BBC Scotland’s ‘less common’ short notice shift rotas in Scotland means 37% less common

After telling us that:

A report is calling for mandatory notice periods for shift workers to avoid rotas being changed at the last minute. The study of 2 000 adults by the Living Wage Foundation, suggests that more than 60% of people whose job involves variable hours or shifts, have been given less than a week’s notice of their schedules. While it argues that short notice periods are a problem right across Britain, the practice is less common in Scotland.

According to the study, Short notice periods are particularly common in London, 48% of all workers received less than a week’s notice of work schedules. In Scotland it was 35%.

Is this reflective of a wider pattern of difference in Scotland? Would BBC Scotland want to draw attention to evidence of one if there was?

Probably not but here it is anyway:

Many more Scottish care workers paid Real Living Wage than in ‘UK’

Fair pay for social care workers in Scotland but no room at the website

With 1 in 4 living wage employers already in Scotland, the Scottish Government aims to make this a ‘Living Wage Nation’

8% of the UK population and 28% of living wage employers. More evidence that we are different enough to want to run the whole show?

80 000 lowest paid workers in NHS England still on poverty wages as NHS Scotland follows Scottish Government policy to pay a living wage to all public-sector employees

Scottish care workers to receive Living Wage for ‘sleepover’ hours while English care workers receive only the National Minimum Wage.

Are Scotland’s employers also different – more willing to pay a decent wage?

There’s more.

3 thoughts on “BBC Scotland’s ‘less common’ short notice shift rotas in Scotland means 37% less common

  1. Some contract jobs are really well paid. Some low paid contract jobs are the only way some people can work because of other commitments. Bank relief staff. People who could not work committed hours because of other commitments.. Study or family, carers.

    They can get people into work until they can get experience and a better position or skills. Even volunteer work can lead to permanent employment. . Low pay often end up in high turnover for employers. Losing staff frequently. Not a good business plan. A higher turnover. There are fewer of these vacancies compared to other jobs. Legislation can throw out the baby with the bath water. Cut other jobs. It is difficult to frame it.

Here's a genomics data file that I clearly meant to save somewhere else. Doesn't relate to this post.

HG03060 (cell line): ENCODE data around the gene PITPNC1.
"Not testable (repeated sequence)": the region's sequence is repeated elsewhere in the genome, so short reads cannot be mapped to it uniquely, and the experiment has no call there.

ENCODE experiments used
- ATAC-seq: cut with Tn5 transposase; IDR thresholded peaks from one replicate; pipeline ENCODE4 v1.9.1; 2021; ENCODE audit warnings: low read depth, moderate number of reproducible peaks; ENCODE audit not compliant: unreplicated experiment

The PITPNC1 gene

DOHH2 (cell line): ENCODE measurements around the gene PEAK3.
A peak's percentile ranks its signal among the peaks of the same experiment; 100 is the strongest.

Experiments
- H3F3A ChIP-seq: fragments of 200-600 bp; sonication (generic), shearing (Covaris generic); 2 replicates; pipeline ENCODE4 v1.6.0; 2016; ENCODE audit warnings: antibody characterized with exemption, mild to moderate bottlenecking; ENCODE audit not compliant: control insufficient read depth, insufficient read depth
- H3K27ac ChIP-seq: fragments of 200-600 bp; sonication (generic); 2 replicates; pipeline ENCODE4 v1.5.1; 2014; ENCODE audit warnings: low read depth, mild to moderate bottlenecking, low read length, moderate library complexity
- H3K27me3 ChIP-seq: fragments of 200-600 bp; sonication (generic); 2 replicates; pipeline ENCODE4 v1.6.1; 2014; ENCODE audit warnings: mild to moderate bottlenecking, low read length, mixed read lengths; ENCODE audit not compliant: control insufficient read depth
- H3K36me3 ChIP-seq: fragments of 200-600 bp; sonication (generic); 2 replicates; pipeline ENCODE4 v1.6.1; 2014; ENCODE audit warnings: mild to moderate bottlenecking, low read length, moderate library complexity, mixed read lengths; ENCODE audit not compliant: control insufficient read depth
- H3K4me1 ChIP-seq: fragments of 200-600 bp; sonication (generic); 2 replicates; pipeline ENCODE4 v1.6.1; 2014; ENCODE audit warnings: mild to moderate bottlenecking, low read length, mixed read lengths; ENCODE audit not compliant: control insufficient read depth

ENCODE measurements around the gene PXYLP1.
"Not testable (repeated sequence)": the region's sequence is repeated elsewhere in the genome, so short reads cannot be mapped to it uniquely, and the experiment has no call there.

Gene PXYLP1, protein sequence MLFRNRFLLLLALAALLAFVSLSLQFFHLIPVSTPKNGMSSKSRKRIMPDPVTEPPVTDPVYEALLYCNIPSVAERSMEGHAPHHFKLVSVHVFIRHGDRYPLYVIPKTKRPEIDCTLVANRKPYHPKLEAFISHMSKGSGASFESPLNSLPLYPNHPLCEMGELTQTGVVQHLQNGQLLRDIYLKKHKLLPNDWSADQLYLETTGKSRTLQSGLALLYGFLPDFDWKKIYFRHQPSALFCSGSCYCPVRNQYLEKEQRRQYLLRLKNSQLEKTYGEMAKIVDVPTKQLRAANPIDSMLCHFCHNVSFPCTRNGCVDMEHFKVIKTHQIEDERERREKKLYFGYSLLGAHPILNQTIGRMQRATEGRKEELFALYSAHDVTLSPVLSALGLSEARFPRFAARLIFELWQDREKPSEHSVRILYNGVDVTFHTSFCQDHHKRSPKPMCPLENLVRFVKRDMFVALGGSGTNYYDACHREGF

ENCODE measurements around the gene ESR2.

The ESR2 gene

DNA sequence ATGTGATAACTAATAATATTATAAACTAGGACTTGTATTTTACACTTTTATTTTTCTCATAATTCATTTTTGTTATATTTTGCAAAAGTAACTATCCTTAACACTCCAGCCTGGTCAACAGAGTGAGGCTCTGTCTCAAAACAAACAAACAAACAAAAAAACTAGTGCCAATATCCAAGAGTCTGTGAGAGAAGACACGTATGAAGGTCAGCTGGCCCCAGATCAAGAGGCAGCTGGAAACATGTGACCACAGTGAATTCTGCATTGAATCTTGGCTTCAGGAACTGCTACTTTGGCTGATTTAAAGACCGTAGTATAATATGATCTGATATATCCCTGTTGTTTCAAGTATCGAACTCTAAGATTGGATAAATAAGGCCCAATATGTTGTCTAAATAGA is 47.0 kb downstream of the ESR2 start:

2. Women often need relatively set hours because of access to childcare. Revolving hours do not suit. 6am to 2pm. 2am till 10pm 10pm to 2am. Or part time rotating hours.

    Many public employers SNHS, one of the largest, manage rotating shifts. Nurses/doctors. etc. Not conducive to many people’s lives. Many part time Drs. Lawyers etc. Offshore positions etc can be difficult. Exclude females employees. Traditional employers do not make changes to compensate.Required under the equal opportunity and employment Acts.

    ‘It is not that women do not love their children. It is the structure of their lives they would wish to change’. Quote.

    A study found the higher paid skilled women % worked. They could afford good childcare. Less skilled women did not work because of childcare costs. Ten to twelve years of necessary childcare can be beneficial but can lower the promotion ladder etc. The pressure on women can increase to multitasking.

    The last words of the majority on death are reported to be. ‘They wished they had not worked so much’. A life work balance not achieved by many people. Life expectancy average 79 years and going down in the south. Japan the highest. Average 85 years.

    On average women live 5 years longer worldwide. Increased pensions would help. Elderly women receive less. They lost out on pension rights because they worked P/T. Or people were caring.looking after others. Co habiting women , the majority, do not have equal rights.

    Women are still 20% under represented. Under representatives 50% of the pop. 30% representative. .


  3. Some care workers, work in Scotland but are employed by an English based charity. Their work conditions are outwith Scottish governments’ control, but the living wage applies, as far as I know.
    Some others, for example those who work for private care organisations, most often not HQ’d in Scotland, are still I think paid the living wage in Scotland.
    I could be wrong on that however.


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